“It’s safer to say no than yes,” one designer explained. The city planner won’t get into trouble for rejecting a plan but could get grief from their boss for mistakenly approving one.
If the city planner doesn’t know all the rules, your designer has to be prepared to diplomatically educate them. Another designer told us that dealing with the city usually takes more hours than designing the ADU.
ADU permit sets contain detailed notes about every aspect of the design, including energy requirements (Title 24 in California), structural engineering, and dozens of other specifications relating to the project. Here’s a set of ADU construction drawings with explanations of each page.
The more familiar your ADU designer is with the regulations, the more likely it is that their plans will be quickly approved. If plans are returned with a few requests for minor changes, don’t worry, that’s normal.
A poorly designed ADU can get stuck in the planning department for months or be returned with demands for major changes. That’s a big waste of your time and money.
Building permits for your ADU
Once the plans are approved, your designer can get the building permits you need to start construction. You or a general contractor can also get the permits, but Maxable design partners will do it for you as part of their agreement.
The ADU designer and your general contractor
When your designer first submits plans to the city, they’ll give you a set as well. You’ll need these to interview general contractors. At Maxable we refer two local, vetted GCs to our homeowners, and then we help them compare the bids.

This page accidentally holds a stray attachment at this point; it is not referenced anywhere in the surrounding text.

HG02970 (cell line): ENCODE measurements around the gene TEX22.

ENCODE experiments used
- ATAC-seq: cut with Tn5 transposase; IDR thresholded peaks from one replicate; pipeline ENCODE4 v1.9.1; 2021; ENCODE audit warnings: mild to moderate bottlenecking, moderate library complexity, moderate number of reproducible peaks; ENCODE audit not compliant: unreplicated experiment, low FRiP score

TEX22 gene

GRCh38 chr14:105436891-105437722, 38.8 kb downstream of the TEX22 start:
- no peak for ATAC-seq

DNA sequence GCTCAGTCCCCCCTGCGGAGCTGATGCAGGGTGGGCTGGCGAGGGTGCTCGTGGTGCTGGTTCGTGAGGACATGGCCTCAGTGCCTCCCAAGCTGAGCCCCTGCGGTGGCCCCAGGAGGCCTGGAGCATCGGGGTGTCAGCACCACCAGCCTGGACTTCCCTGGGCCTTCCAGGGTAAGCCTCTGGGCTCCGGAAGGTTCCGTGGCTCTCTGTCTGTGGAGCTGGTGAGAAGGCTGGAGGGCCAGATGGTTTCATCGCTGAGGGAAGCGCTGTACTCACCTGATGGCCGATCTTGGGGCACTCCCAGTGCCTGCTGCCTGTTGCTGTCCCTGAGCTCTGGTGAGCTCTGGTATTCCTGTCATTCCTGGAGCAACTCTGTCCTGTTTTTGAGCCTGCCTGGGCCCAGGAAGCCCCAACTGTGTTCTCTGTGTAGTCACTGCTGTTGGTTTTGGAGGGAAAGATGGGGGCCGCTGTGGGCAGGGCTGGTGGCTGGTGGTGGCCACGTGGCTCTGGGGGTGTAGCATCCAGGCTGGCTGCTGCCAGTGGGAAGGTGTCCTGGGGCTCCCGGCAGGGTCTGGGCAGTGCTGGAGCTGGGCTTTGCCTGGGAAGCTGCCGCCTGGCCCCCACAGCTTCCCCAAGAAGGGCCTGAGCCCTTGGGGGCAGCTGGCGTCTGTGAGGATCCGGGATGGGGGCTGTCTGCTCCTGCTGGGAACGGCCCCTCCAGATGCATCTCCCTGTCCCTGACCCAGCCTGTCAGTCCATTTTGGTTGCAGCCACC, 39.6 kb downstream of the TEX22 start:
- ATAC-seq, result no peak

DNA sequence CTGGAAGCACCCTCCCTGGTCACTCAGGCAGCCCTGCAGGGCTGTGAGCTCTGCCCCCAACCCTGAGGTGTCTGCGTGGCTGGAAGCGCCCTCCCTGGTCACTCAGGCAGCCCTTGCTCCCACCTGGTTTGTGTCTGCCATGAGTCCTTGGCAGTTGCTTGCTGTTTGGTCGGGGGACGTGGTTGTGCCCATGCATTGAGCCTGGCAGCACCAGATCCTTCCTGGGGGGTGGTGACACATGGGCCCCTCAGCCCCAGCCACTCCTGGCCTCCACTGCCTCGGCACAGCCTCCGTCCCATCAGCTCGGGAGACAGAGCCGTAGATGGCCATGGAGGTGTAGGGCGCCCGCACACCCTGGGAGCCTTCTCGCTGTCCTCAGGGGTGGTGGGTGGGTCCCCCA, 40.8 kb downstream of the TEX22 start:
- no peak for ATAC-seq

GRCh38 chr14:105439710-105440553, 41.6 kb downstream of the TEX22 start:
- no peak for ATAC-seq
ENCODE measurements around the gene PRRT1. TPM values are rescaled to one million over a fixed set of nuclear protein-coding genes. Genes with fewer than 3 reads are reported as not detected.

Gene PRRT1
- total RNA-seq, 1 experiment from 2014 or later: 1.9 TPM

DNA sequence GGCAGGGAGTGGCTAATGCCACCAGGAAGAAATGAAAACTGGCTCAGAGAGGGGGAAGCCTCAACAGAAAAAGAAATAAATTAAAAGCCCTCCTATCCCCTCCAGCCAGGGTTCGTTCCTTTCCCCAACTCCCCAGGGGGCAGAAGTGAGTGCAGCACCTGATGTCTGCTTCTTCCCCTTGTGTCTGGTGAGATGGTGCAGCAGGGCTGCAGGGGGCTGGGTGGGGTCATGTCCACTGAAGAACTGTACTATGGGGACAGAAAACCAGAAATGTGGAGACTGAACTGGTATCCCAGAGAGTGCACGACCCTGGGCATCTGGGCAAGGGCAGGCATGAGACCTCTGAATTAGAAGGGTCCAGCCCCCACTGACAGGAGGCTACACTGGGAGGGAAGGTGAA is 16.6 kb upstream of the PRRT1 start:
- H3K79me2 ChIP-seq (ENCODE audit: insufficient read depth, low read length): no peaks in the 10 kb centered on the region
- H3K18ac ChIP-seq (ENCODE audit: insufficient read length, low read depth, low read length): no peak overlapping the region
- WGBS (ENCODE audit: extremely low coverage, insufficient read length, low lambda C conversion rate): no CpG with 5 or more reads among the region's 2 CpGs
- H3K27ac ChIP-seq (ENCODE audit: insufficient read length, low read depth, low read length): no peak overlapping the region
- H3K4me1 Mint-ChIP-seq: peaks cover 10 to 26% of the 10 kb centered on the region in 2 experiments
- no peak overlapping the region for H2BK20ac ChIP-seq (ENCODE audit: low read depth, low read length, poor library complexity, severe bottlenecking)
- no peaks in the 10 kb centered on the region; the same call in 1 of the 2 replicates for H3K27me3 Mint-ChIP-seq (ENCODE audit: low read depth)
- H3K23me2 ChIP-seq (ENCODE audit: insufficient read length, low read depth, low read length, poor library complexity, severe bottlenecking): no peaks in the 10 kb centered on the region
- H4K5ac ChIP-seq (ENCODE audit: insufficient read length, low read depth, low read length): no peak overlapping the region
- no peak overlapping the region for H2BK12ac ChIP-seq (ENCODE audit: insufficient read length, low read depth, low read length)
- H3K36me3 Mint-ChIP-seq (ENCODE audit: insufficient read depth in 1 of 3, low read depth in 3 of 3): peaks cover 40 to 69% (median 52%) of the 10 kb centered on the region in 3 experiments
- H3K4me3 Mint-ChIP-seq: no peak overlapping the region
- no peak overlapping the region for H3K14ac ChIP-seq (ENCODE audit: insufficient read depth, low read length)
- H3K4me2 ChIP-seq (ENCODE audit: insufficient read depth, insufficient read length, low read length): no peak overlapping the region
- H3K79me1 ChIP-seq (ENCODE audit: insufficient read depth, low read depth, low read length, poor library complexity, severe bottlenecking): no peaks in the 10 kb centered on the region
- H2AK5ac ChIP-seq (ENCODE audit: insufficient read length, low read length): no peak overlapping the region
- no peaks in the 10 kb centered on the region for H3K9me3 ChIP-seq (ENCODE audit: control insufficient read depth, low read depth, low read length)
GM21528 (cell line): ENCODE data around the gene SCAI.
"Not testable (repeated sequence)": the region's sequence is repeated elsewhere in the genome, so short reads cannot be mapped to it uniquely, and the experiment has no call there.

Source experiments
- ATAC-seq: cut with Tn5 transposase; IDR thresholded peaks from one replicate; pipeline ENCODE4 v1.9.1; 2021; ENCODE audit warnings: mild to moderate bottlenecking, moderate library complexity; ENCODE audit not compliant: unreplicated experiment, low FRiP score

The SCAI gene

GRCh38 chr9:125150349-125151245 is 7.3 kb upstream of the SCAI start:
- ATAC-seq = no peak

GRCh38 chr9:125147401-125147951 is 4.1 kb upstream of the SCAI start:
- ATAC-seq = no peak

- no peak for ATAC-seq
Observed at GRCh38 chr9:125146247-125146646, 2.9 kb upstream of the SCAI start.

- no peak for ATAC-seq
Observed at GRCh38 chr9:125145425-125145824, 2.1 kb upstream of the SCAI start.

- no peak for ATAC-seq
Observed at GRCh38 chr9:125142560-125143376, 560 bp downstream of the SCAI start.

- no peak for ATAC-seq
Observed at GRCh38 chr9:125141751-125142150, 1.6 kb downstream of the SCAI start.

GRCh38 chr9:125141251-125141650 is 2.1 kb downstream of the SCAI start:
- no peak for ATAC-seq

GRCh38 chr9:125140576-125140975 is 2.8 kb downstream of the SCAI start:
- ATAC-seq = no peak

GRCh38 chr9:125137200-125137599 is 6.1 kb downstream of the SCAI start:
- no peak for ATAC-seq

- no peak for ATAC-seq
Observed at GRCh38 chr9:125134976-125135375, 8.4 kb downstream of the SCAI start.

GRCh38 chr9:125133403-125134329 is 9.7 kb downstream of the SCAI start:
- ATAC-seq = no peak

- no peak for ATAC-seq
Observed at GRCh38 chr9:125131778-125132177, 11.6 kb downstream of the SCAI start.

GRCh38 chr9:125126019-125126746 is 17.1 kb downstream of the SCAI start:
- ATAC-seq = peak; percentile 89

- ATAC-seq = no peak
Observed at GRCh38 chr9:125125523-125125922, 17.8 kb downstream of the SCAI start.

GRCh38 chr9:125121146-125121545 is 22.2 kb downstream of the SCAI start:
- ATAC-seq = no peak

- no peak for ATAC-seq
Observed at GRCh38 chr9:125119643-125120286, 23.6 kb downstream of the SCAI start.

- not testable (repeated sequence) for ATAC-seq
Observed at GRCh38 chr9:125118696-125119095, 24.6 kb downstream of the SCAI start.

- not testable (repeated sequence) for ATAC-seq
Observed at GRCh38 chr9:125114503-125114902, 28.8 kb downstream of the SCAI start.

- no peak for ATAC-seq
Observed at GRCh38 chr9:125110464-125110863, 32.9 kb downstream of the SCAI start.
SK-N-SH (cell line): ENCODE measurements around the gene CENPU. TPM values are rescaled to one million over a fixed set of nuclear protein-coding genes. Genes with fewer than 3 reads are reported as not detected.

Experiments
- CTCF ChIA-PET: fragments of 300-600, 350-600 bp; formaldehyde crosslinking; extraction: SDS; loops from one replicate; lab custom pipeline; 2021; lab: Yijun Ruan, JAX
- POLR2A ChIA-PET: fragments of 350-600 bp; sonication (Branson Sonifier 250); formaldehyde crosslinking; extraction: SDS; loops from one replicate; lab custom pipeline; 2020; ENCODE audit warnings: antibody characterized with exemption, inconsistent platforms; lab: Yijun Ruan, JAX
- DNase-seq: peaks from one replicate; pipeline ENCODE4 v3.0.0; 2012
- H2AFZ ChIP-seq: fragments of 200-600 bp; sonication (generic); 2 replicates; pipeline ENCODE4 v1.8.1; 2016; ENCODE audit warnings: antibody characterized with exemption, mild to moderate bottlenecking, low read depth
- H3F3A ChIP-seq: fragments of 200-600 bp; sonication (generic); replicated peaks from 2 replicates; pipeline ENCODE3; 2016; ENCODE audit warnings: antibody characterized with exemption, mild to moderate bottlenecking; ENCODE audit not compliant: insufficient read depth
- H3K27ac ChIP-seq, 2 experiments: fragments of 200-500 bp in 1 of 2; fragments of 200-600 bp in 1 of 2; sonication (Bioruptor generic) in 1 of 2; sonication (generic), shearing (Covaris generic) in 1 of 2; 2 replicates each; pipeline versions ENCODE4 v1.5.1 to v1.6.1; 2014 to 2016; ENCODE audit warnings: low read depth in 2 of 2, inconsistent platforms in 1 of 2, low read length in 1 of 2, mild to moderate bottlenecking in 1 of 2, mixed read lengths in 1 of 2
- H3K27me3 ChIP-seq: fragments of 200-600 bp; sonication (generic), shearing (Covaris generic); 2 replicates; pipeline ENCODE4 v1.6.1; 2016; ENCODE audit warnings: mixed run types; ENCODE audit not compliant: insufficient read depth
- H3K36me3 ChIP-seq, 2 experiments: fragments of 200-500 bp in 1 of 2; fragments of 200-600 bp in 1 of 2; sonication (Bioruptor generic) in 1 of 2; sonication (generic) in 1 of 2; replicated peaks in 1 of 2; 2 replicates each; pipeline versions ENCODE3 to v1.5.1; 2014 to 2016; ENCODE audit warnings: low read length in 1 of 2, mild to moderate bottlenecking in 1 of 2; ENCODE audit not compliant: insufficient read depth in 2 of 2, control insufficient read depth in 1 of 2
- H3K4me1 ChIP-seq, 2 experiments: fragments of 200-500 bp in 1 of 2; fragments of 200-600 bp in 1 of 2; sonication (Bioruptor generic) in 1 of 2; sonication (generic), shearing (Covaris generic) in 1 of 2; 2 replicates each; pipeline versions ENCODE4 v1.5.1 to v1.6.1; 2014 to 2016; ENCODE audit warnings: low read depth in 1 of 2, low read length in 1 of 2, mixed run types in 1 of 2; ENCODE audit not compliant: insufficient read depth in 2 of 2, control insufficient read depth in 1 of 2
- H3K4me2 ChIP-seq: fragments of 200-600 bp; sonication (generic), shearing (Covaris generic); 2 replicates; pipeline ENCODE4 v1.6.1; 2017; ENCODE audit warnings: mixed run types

It’s not at all unusual for the general contractor to have questions about the construction plans. Building a house is complicated, with thousands of moving parts. If you’ve chosen a good designer, they’ll be able to communicate with the GC and explain the design. If you’re working with us, you’ll be able to track the entire design/permit/build process through your online account. You can make payments there too. Easy!
So where do you find a qualified ADU designer? Right here!
Maxable’s mission is to make the sometimes overwhelming prospect of building an ADU simple and fun. You should be able to enjoy this process, and our ADU consultants are here to make sure that happens!
Sourcing the right designer for your project is key to a great experience. We love playing matchmaker and seeing how our homeowners react when they first step inside their sparkling new ADU. Interested? Schedule a free ADU planning call—let’s see what an ADU designer can create for you!